The man in charge of getting a downtown Owensboro park ready for its official unveiling next month says the project will be completed on time. Project manager Ted Lolley told the Messenger-Inquirer workers will likely be putting the finishing touches on the project the night before the grand reopening.
A federal judge has ruled that the Kentucky Attorney General’s lawsuit against Daymar College can move forward in Daviess Circuit Court. The for-profit college system is headquartered in Owensboro and has several campuses in Kentucky and one in Rockport, Indiana.
The price tag for a new downtown convention center in Owensboro now stands at nearly $40 million. The city-county organization overseeing the construction effort has approved the use of $3.5 million in contingency funds for the project.
Owensboro and Daviess County law enforcement agencies report a drop in attempts to sell synthetic marijuana by stores since the passage of a state law banning the product. However, both Owensboro Police and Daviess County Sheriff's officials are now concerned that the fake pot is being sold by individuals who bought the product before the law began in April.
A Daviess County leader says he hopes the counties in his region will soon be included in some sort of coal tax college scholarship program. The scholarship fund announced this week by Governor Beshear includes nine counties in eastern Kentucky. While not criticizing the Governor's plan, Daviess County Judge-Executive Al Mattingly told WKU Public Radio a college scholarship program paid for by coal severance tax dollars could greatly benefit his and other coal-producing western counties, like Henderson, Webster, and Hopkins.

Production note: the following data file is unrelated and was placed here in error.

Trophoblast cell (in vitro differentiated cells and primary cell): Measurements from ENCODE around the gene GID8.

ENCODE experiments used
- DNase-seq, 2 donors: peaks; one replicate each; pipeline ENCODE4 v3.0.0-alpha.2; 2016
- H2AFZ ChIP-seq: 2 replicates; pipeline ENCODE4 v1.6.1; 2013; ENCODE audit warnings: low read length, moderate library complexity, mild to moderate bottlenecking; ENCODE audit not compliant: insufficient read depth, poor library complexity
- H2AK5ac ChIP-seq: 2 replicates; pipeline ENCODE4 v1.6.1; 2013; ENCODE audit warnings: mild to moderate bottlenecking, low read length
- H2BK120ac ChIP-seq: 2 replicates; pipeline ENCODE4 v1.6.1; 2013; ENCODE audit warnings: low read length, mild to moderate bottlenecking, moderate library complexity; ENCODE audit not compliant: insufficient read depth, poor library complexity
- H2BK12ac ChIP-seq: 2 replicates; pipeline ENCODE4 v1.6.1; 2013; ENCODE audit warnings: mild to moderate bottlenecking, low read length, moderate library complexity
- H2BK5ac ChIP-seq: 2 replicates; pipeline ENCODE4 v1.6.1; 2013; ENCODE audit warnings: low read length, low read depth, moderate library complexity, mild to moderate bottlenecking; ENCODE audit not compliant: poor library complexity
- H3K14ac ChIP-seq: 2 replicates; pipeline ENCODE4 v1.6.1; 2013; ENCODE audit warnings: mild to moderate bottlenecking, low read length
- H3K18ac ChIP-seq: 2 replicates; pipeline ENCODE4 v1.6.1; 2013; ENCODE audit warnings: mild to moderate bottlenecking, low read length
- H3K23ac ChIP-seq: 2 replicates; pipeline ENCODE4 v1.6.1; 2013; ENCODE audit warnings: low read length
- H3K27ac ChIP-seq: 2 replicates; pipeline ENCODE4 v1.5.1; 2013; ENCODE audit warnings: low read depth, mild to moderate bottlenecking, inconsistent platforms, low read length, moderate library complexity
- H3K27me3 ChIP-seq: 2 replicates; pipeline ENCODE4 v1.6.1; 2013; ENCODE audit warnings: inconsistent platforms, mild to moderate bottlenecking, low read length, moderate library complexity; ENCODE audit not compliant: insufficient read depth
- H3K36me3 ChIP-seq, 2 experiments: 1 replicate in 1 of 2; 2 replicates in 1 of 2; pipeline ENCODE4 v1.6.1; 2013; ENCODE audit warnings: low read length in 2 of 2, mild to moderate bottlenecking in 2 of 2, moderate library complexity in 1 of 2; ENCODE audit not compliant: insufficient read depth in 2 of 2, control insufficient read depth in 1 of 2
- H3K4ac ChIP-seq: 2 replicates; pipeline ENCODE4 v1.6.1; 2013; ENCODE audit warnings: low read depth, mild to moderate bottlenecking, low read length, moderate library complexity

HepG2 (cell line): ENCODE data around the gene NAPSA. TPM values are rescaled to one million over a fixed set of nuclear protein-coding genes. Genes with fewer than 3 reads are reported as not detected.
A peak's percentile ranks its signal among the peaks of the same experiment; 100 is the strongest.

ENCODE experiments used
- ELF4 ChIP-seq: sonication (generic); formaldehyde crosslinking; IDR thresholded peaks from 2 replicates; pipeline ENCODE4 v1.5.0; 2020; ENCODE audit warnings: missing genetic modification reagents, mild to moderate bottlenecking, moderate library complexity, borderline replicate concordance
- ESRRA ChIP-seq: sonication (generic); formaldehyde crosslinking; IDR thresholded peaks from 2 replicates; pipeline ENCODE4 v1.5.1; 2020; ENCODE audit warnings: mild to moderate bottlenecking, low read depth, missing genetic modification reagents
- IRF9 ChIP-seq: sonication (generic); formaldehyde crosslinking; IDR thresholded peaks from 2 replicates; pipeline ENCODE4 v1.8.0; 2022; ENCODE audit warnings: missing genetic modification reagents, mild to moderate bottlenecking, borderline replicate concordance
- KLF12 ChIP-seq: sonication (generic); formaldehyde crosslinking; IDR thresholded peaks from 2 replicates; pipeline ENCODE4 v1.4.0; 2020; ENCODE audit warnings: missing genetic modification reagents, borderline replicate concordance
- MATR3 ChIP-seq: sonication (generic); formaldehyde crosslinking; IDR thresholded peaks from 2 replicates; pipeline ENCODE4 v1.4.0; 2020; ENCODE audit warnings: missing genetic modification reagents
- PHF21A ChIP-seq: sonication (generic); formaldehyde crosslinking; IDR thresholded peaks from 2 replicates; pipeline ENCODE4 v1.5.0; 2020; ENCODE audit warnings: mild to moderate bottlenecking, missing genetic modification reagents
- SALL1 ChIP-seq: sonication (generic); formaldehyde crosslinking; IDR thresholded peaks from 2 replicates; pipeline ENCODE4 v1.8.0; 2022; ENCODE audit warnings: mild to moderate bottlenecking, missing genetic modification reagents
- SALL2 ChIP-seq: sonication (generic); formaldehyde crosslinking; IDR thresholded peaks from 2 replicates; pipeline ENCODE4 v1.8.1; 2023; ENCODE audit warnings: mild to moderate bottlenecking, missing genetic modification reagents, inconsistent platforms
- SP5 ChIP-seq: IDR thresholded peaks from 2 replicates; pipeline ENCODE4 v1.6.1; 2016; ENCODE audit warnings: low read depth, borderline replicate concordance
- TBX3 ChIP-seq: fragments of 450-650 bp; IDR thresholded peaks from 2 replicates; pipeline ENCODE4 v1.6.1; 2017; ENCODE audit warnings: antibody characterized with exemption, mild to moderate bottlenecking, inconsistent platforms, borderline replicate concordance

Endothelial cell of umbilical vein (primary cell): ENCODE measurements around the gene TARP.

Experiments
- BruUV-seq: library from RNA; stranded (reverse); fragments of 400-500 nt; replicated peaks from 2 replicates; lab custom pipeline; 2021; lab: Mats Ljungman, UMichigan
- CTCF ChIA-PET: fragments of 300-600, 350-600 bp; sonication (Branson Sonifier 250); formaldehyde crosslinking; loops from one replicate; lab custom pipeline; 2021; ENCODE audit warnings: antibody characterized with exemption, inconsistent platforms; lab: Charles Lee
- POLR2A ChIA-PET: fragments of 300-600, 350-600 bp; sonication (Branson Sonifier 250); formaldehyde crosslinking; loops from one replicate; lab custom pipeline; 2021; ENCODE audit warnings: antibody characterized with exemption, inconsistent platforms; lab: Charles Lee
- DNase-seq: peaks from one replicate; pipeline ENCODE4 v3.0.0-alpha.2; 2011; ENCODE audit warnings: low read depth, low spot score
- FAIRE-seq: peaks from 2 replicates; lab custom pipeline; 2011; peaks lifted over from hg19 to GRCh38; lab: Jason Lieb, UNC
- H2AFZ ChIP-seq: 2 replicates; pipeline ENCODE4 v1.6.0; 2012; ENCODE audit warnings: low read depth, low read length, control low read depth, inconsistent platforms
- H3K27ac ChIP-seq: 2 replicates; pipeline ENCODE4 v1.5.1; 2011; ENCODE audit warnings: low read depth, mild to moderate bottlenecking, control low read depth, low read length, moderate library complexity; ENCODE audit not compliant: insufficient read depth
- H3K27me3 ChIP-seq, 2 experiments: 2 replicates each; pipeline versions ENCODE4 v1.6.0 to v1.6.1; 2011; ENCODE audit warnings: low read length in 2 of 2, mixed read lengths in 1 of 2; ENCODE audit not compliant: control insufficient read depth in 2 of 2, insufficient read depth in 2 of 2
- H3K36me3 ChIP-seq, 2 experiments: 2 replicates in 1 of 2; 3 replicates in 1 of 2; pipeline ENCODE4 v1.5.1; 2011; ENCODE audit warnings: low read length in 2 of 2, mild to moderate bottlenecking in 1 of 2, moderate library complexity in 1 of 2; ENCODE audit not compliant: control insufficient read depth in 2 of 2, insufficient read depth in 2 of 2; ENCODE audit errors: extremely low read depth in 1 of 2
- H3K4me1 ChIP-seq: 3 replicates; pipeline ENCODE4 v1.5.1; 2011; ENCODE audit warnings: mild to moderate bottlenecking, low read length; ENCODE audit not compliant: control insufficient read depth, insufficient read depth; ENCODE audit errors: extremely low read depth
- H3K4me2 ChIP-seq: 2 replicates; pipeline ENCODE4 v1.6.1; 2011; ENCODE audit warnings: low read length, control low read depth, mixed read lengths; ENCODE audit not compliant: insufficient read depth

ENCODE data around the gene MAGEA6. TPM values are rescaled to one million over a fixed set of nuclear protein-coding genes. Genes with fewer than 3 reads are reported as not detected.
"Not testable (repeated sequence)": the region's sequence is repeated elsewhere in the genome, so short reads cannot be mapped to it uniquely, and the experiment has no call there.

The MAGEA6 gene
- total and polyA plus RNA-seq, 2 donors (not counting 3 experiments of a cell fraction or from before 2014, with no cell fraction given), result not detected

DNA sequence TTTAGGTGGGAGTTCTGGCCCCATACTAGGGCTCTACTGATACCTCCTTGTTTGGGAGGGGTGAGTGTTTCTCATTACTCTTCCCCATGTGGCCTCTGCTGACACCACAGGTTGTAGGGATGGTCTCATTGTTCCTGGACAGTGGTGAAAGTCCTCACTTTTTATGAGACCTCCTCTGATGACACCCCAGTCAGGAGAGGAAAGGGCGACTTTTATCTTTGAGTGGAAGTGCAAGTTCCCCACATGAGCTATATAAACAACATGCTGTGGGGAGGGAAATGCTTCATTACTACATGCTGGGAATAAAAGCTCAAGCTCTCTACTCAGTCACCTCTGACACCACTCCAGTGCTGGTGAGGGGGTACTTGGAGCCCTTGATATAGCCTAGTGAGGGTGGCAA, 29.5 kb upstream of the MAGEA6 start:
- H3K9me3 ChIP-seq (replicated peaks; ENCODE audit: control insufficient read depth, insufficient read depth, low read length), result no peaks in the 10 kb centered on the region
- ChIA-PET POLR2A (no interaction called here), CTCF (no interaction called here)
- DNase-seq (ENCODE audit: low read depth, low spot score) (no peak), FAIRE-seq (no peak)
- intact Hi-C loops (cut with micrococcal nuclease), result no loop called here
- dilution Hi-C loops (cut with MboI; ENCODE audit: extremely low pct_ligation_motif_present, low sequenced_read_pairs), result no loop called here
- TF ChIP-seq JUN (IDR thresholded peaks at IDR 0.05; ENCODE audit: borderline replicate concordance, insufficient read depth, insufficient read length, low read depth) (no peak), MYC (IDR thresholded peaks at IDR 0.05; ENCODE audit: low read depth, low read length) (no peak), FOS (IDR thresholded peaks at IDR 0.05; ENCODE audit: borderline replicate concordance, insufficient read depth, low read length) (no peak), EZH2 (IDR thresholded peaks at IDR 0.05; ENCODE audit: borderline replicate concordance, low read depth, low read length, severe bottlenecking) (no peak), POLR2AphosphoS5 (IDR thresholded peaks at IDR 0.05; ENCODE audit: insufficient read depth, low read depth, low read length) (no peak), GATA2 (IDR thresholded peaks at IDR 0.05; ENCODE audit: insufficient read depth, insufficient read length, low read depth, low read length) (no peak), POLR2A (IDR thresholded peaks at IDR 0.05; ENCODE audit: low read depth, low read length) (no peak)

A medical team in Owensboro is preparing to use a robotic surgical unit to perform a single-incision gall bladder removal. Friday's procedure at Owensboro Medical Health System will use a device known as the da Vinci Surgical System, which has been in use there since 2009.
Daviess County Judge-Executive Al Mattingly says a 1% tax increase on hotel rooms in the county is needed to support the new downtown convention center. Mattingly told Daviess County Fiscal Court members that unless the slight tax increase is enacted, city taxpayers would have to foot the cost of running the new convention center when it opens next year.
Daviess County Fiscal Court’s next proposed budget has no plans for borrowing money or tax increases. The $74.1 million spending blueprint unveiled this week also calls for county employees to receive 1.5% raises.The Messenger-Inquirer reports Daviess County Judge-Executive Al Mattingly says he wants county employees to receive a 2% raise.
Money to repaint Owensboro’s Glover H. Cary bridge is still included in the state’s two-year road plan. The $3.5 billion plan passed the Senate Transportation Committee this week and is expected to clear the full Senate by Friday.
Daviess County's Judge-Executive says he's pleased with federal lawmakers' responses so far to the idea of creating a new interstate highway across western Kentucky and southern Indiana. Al Mattingly and other political and business leaders from the region this week went to Washington DC to lobby lawmakers for funding for the proposed I-67, a four-lane interstate running from Washington, Indiana through Owensboro and continuing to Bowling Green, where it would connect with I-65.